A BRONX TALE
When I was a kid I used to carry around this awful image in my head—a picture of three men tangled awkwardly in high-tension wires, fifty feet in the air, their lifeless bodies crisping in the midday sun.
The horror they endured was shared with me by my father, an electrical engineer who worked, among other places, at the U.S. Military Academy at West Point, New York, helping with the installation of a new power plant in the 1950s. Carl Frehley was a man of his times. He worked long hours, multiple jobs, did the best he could to provide a home for his wife and kids. Sometimes, on Sunday afternoons after church, he’d pile the whole family into a car and we’d drive north through the Bronx, into Westchester County, and eventually find ourselves on the banks of the Hudson River. Dad would take us on a tour of the West Point campus and grounds, introduce us to people, even take us into the control room of the electrical plant. I’m still not sure how he pulled that one off—getting security clearance for his whole family—but he did.
Dad would walk around, pointing out various sights, explaining the rhythm of his day and the work that he did, sometimes talking in the language of an engineer, a language that might as well have been Latin to me. Work was important, and I guess in some way he just wanted his kids to understand that; he wanted us to see this other part of his life.
One day, as we headed back to the car, my father paused and looked up at the electrical wires above, a net of steel and cable stretching across the autumn sky.
“You know, Paul,” he said, “every day at work, we have a little contest before lunch.”
I had no idea what he was talking about.
A contest? Before lunch?
Sounded like something we might have done at Grace Lutheran, where I went to elementary school in the Bronx.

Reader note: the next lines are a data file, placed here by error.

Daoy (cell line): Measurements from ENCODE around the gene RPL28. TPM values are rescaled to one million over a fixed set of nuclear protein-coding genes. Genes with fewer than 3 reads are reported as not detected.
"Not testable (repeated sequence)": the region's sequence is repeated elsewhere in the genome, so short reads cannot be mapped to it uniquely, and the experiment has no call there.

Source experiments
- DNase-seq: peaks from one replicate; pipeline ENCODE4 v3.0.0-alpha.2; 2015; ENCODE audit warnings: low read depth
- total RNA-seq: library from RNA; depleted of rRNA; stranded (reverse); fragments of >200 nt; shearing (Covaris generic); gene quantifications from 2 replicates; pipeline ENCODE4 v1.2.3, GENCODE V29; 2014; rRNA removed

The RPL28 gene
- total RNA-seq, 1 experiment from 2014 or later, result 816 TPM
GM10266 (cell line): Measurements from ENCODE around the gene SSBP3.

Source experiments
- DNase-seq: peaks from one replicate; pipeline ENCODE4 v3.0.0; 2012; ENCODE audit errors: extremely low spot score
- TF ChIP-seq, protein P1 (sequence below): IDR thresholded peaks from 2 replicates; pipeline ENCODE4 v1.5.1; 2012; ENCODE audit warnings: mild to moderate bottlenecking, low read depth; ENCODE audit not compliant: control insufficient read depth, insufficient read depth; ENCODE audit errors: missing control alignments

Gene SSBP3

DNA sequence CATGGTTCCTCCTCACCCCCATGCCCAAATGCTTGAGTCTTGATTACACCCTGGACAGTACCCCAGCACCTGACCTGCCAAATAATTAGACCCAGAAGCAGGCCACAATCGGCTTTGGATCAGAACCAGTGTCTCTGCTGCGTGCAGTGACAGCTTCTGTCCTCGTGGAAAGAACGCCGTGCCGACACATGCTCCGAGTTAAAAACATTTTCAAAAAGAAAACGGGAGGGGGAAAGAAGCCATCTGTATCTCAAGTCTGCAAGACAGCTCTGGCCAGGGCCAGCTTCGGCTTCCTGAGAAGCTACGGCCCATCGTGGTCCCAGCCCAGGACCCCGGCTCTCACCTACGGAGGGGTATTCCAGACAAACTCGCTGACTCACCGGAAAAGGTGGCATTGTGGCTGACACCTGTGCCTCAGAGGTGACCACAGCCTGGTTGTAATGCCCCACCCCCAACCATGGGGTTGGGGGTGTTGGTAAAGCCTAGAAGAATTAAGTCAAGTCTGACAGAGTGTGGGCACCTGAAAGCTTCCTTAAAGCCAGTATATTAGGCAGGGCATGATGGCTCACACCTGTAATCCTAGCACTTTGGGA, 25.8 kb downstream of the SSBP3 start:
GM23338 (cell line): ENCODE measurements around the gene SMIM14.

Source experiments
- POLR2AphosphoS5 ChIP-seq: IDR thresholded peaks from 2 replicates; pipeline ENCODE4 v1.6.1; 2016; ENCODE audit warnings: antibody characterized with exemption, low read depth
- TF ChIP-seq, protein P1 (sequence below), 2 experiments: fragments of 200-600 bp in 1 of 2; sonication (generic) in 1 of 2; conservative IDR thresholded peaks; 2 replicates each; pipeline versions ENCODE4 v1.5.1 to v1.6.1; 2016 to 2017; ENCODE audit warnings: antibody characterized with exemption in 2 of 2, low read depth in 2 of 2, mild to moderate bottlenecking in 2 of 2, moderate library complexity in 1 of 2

“We draw straws to see who has to go out and pick up sandwiches for the whole crew. If you get the shortest straw, you’re the delivery boy.”
That was the beginning. From there, my father went on to tell us the story of the day he drew the short straw. While he was out picking up sandwiches, there was a terrible accident back on the job. Someone had accidentally thrown a switch, restoring power to an area where three men were working. Tragically, all three men were electrocuted instantly. When my father returned, he couldn’t believe his eyes. The bodies of his coworkers were being peeled off the high-tension wires.
“Right up there,” he said quietly, looking overhead. “That’s where it happened.”
He paused, put a hand on my shoulder.
“If I hadn’t drawn the short straw that day, I’d have been up there in those wires, and I wouldn’t be here right now.”
I looked at the wires, then at my father. He smiled.
“Sometimes you get lucky.”
Dad would repeat that story from time to time, just often enough to keep the nightmares flowing. That wasn’t his intent, of course—he always related the tale in a whimsical “what if?” tone—but it was the outcome nonetheless. You tell a little kid that his old man was nearly fried to death, and you’re sentencing him to a few years of sweaty, terror-filled nights beneath the sheets. I get his point now, though. You never know what life might bring… or when it might come to a screeching halt.